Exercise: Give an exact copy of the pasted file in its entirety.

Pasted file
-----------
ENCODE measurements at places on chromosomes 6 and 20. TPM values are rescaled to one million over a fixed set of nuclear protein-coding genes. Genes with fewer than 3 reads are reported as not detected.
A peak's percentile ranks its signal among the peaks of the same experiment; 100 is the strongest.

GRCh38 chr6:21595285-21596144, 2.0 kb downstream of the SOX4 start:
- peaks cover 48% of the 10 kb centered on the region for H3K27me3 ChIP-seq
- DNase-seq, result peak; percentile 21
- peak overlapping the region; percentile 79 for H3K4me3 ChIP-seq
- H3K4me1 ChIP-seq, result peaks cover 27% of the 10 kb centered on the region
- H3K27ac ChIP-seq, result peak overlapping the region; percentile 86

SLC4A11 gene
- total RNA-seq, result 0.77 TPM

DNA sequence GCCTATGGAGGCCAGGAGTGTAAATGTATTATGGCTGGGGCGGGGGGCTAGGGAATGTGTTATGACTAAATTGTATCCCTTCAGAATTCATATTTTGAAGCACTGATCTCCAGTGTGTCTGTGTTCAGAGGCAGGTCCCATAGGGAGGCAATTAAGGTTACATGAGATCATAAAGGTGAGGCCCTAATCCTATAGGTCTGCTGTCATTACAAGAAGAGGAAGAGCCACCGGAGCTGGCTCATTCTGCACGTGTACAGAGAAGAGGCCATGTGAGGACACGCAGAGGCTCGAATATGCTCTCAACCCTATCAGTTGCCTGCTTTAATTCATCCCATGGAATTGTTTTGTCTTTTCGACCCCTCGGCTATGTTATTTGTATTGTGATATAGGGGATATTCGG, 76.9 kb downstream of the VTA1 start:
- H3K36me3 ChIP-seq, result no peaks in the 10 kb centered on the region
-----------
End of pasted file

ENCODE measurements at places on chromosomes 6 and 20. TPM values are rescaled to one million over a fixed set of nuclear protein-coding genes. Genes with fewer than 3 reads are reported as not detected.
A peak's percentile ranks its signal among the peaks of the same experiment; 100 is the strongest.

GRCh38 chr6:21595285-21596144, 2.0 kb downstream of the SOX4 start:
- peaks cover 48% of the 10 kb centered on the region for H3K27me3 ChIP-seq
- DNase-seq, result peak; percentile 21
- peak overlapping the region; percentile 79 for H3K4me3 ChIP-seq
- H3K4me1 ChIP-seq, result peaks cover 27% of the 10 kb centered on the region
- H3K27ac ChIP-seq, result peak overlapping the region; percentile 86

SLC4A11 gene
- total RNA-seq, result 0.77 TPM

DNA sequence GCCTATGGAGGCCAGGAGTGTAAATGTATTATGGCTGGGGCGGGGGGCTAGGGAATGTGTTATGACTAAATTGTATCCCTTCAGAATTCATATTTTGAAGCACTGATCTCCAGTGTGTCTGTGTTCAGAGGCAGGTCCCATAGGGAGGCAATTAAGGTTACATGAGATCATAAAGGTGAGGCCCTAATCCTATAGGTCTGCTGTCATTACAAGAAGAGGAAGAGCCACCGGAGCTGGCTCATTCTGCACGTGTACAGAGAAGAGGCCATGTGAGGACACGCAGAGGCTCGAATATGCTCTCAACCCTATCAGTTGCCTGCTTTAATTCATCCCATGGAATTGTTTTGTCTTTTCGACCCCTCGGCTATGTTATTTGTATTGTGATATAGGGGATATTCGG, 76.9 kb downstream of the VTA1 start:
- H3K36me3 ChIP-seq, result no peaks in the 10 kb centered on the region